An Achd: Hip hip, ho hum
Harold F. Schiffman
haroldfs at ccat.sas.upenn.edu
Sun Apr 24 15:21:32 UTC 2005
>>From Scotland on Sunday:
The newest chapter in the history of Gaelic and the Gaels has just begun
with the Gaelic Bill having passed through the Scottish parliament.
Although the Scottish Executive makes far too much use of the word, this
time they were right, this was a historic day. We have the first law in
many years which is connected to Gaelic. And differently from other
Gaelic-connected laws, this one - at least in theory - is trying to help
and protect us rather than wipe us out.
We should be thankful for the small mercies, and they do not come much
smaller than this. It would have been more honest for the government to
have called this law the Gaelic Board Act, because that is what we have.
There is no word of the rights of Gaelic speakers, or where they can use
their language, rights which are basic in other countries. We are still
unsure whether we are allowed to speak our language in court. There is
still not the same kind of safeguards for Gaelic education as there is for
And we are still in the situation where the Executive thinks that it is
perfectly acceptable for government ministers to head for the Western
Isles, the Gaelic heartland, and speak to the English-language media while
not addressing the Gaelic-speaking locals in their own language. There is
no word on broadcasting. There will be some who will say that there could
have been no such section because broadcasting is a matter reserved to
London with the Scottish parliament having no say on the matter. But that
is simply a problem with the Scotland Act which established the Scottish
parliament, and Act which was drawn up in 1997 and 1998, and not before
the foundations of the earth were laid. The powers of the Scottish
parliament to protect our language are restricted precisely because those
who are now in power allowed them top be limited.
Am I just too hard and cynical?
This was a bill which was promised to the Gaels in 1997. We had to be
patient because the honourable members had to look to more important
things, such as building a 440m palace for themselves and debating
fox-hunting. And look now at what we have. The Gaelic Board is established
in law. A good thing they have a duty to produce a language plan. A good
thing. They have the task of increasing the numbers of Gaelic speakers.
Another good thing.
And it is also a good thing that they will have a role in education and
that they will be able to public authorities and direct them to draw up a
Gaelic policy, instead of waiting for a word from the organisations. But
wait a minute. These two elements are only there because they were added
to the bill after the Gaels went mad with rage at how weak and pathetic
the first draft of the bill was.
So that is the criticism. Is there any way that the law can now work? The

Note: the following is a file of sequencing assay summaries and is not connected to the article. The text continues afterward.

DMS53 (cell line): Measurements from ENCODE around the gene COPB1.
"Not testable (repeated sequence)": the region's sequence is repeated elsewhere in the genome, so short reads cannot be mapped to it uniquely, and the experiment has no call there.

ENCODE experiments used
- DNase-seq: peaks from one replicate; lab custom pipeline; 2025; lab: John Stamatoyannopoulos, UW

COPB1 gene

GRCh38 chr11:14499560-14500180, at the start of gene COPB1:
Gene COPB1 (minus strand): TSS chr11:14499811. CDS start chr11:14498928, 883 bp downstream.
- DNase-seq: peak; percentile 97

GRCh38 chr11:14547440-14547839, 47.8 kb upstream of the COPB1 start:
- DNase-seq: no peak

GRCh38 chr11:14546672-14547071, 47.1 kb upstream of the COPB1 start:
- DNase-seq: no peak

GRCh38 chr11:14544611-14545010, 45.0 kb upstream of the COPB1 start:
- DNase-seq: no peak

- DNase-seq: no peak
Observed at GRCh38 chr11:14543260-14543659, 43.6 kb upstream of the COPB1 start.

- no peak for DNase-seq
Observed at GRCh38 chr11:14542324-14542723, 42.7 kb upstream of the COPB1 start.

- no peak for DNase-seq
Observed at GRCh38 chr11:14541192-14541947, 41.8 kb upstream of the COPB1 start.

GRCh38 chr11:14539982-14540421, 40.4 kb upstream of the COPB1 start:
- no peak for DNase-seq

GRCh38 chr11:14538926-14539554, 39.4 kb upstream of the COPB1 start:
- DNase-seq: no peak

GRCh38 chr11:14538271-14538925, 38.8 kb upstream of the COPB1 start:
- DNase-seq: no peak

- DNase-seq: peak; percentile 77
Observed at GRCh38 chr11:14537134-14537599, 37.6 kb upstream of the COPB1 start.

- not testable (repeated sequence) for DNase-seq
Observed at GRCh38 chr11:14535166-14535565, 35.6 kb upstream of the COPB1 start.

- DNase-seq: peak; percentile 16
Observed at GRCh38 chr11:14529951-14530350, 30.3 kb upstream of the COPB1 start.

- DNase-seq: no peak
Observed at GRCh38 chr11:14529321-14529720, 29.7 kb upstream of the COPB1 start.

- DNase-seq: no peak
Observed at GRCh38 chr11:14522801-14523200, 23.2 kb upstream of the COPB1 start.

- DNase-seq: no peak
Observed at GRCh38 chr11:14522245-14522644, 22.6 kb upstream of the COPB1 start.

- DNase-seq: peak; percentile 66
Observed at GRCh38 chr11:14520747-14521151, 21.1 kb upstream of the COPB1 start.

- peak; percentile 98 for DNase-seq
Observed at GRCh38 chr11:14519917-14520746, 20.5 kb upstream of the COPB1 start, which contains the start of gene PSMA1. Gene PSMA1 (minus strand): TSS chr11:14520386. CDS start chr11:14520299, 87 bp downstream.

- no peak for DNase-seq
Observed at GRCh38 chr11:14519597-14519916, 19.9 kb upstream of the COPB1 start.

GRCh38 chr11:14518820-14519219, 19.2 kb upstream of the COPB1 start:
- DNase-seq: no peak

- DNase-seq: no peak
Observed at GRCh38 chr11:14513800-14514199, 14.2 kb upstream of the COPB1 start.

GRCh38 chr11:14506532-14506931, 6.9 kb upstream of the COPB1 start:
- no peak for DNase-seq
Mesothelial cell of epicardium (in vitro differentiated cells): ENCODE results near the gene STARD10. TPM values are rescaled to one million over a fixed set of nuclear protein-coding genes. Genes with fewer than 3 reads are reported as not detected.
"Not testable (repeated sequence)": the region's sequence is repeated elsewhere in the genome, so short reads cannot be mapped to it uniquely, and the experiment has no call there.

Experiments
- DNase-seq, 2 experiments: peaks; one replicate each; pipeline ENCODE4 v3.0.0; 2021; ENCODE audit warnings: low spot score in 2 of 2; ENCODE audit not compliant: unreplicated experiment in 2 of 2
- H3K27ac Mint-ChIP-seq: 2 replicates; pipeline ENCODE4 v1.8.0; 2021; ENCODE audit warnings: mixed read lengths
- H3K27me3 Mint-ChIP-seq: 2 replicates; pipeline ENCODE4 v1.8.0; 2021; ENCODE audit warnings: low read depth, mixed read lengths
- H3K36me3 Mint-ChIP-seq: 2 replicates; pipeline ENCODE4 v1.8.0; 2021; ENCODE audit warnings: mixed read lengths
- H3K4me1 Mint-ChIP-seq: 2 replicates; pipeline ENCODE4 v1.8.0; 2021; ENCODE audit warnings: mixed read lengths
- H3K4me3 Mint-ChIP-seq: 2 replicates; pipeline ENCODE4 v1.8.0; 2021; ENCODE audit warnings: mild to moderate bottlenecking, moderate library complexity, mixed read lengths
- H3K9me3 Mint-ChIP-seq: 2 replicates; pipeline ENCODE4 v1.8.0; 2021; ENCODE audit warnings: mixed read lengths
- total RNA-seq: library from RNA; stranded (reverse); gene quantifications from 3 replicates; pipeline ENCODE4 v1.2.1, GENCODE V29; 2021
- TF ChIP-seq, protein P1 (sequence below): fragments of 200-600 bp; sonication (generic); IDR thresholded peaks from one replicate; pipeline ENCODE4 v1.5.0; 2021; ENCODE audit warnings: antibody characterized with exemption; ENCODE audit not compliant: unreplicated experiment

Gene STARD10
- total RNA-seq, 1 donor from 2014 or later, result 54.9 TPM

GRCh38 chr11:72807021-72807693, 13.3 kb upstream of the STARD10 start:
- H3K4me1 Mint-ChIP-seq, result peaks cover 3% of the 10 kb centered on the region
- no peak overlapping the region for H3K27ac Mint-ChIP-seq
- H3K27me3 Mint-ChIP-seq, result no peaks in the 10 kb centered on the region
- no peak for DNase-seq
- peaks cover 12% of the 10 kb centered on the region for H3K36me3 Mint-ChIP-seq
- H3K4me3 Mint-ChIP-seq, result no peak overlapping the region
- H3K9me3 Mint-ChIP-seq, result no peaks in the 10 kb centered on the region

way the new law is formed, much depends on how energetic the new Gaelic
board is and how willing they will be to ask searching questions and
refuse to accept excuses. It can work if the board is energetic and
refuses to accept any nonsense from public authorities. And they have to
start at the heart of the Gaelic-speaking areas. Are they convinced that
the Western Isles Council Gaelic policies, and those of the local health
board are all they could be? Is enough being done to make sure that the
elderly people of the areas get home helps who speak their own languages,
They have to be noisy and pushy, they have to show that they will not
accept poor excuses from anyone. And in addition to the public authorities
in the islands, they also should be harder on how the Scottish Executive
deals with and informs the Gaels. When government minister appear each day
on English-language radio and TV programmes, it is an absolute disgrace
that they refuse Scotland's Gaelic speakers the same chance to get the
information in their own language. Each time an official speaker appears
to give information in English it means that Gaels are deprived of the
chance to get knowledge from their own rulers.
I am not saying that every member of the Scottish Executive ministerial
team must learn the language. But what I am saying is that there should be
the brain-power in the Executive to deal with this issue. Is it that they
could not care less or that they just think that we should have to listen
in in English to get things straight.
I am dubious about whether this new law, and the board, will have the
teeth to address these lacks. In contrast to the Welsh situation, the
board will not have the final word in laying down to organisations that
they must deal with the rights and needs of Gaelic speakers. The final
word will be with ministers, and there is no guarantee that they will
always show goodwill toward the language.
I for one hope that it will not emerge that we shall need to campaign for
a new bill in a couple of years time.
But I have my doubts.
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